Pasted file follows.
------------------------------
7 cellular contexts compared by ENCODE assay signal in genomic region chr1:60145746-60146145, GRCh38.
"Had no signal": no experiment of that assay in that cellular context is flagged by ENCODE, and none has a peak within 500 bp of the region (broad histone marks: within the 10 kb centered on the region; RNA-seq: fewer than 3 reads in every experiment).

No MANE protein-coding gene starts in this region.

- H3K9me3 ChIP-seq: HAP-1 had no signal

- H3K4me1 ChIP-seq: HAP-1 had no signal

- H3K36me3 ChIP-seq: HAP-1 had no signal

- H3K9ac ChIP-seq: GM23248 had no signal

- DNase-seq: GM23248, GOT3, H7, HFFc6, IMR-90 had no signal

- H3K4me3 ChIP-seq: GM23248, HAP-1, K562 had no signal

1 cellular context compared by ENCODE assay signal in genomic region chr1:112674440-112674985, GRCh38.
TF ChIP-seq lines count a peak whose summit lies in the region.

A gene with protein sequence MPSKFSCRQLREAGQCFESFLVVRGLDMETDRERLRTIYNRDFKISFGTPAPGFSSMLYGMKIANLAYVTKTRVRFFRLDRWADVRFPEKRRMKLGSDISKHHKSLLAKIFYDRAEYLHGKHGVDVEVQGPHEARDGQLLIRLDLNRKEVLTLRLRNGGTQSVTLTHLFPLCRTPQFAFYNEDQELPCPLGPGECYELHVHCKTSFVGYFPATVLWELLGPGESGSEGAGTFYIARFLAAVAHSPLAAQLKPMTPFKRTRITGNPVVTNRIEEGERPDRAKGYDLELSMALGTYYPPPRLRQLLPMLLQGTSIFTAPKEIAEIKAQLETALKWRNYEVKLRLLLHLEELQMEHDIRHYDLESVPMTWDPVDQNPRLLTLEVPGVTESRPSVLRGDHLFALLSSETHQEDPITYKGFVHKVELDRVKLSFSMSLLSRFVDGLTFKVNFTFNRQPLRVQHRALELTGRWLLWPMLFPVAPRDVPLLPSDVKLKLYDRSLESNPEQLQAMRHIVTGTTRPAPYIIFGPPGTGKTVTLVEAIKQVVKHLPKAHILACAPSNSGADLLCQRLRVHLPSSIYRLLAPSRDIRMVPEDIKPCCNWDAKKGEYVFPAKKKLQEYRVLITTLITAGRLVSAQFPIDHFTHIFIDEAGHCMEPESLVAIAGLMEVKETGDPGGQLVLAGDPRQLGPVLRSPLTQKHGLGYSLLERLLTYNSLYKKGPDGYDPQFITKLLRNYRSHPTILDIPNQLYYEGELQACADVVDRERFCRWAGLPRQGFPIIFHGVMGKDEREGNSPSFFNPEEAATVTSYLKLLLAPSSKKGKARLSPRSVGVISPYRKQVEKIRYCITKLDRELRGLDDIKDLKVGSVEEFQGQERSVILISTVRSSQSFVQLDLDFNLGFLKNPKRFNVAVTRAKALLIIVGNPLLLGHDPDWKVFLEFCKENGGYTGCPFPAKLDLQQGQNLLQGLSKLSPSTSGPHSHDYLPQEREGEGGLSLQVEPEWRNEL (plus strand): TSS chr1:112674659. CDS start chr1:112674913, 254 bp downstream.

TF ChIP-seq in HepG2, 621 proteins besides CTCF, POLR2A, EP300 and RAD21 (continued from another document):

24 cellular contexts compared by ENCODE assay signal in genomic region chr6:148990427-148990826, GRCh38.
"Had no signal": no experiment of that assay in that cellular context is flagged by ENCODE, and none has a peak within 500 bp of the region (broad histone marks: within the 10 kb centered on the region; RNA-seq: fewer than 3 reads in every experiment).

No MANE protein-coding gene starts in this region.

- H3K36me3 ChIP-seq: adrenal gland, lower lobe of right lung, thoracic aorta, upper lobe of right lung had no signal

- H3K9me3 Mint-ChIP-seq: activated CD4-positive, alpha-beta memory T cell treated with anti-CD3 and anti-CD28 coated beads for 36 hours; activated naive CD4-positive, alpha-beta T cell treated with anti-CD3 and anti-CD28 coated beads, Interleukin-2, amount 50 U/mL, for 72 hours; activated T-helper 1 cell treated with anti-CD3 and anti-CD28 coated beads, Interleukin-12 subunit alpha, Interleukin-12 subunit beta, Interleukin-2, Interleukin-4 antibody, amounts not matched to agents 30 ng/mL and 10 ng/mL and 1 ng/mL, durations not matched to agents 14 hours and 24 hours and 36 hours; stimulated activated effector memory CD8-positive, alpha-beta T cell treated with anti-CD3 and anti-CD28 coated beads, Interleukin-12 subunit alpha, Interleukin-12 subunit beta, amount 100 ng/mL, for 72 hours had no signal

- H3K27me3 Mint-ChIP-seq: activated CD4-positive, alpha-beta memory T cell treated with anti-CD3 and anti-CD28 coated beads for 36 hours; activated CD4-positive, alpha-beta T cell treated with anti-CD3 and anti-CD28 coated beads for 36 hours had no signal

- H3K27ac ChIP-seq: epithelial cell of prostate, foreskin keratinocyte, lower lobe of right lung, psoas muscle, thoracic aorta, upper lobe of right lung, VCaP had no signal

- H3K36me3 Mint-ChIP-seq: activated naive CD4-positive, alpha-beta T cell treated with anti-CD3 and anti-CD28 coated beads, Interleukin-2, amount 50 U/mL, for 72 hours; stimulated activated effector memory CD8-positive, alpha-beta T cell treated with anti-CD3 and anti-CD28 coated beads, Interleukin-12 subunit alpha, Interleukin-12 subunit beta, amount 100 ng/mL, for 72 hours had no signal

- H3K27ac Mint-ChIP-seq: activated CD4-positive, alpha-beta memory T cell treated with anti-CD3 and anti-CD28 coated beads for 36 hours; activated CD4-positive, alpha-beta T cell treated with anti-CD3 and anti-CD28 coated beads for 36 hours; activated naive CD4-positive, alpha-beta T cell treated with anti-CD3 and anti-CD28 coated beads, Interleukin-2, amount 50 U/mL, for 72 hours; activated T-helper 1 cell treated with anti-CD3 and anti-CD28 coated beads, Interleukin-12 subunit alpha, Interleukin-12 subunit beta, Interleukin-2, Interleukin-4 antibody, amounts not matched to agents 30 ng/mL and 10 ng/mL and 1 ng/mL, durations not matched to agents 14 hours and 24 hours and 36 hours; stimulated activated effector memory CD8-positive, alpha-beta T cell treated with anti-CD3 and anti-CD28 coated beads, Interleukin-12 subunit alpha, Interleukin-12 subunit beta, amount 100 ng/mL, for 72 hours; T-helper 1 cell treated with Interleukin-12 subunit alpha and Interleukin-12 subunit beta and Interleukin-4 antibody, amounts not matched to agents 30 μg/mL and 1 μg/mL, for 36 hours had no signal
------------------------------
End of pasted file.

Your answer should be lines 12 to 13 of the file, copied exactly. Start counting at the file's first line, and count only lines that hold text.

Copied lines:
A gene with protein sequence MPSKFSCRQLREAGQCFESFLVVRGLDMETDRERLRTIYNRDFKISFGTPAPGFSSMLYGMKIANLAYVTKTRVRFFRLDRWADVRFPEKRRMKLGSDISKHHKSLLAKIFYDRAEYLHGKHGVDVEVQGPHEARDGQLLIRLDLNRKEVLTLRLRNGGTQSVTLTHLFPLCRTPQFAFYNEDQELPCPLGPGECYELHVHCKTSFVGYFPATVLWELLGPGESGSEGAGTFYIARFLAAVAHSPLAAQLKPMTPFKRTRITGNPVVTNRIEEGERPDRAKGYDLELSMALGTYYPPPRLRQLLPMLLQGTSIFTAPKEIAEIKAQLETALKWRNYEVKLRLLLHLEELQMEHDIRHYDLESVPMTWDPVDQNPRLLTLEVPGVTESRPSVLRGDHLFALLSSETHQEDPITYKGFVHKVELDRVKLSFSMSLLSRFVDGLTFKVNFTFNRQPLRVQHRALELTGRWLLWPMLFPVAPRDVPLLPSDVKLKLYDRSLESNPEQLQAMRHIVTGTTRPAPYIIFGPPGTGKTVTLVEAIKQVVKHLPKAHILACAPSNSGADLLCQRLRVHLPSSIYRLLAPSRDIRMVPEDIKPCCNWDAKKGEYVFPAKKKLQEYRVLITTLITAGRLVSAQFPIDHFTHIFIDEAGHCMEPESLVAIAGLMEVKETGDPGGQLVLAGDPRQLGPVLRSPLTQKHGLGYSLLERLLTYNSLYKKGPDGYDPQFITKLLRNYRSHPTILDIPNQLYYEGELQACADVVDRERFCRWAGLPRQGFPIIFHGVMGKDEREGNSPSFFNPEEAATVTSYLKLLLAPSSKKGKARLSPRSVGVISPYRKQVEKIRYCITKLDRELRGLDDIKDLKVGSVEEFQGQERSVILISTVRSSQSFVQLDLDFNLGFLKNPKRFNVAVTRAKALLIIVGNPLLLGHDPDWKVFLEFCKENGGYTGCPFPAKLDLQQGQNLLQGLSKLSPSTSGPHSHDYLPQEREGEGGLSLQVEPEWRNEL (plus strand): TSS chr1:112674659. CDS start chr1:112674913, 254 bp downstream.

TF ChIP-seq in HepG2, 621 proteins besides CTCF, POLR2A, EP300 and RAD21 (continued from another document):